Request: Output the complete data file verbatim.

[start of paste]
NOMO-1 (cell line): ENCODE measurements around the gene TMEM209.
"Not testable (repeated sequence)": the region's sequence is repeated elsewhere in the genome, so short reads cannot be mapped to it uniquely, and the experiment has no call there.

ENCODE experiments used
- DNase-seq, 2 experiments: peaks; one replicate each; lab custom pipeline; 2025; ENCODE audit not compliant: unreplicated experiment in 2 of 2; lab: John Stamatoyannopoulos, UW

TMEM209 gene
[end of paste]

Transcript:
NOMO-1 (cell line): ENCODE measurements around the gene TMEM209.
"Not testable (repeated sequence)": the region's sequence is repeated elsewhere in the genome, so short reads cannot be mapped to it uniquely, and the experiment has no call there.

ENCODE experiments used
- DNase-seq, 2 experiments: peaks; one replicate each; lab custom pipeline; 2025; ENCODE audit not compliant: unreplicated experiment in 2 of 2; lab: John Stamatoyannopoulos, UW

TMEM209 gene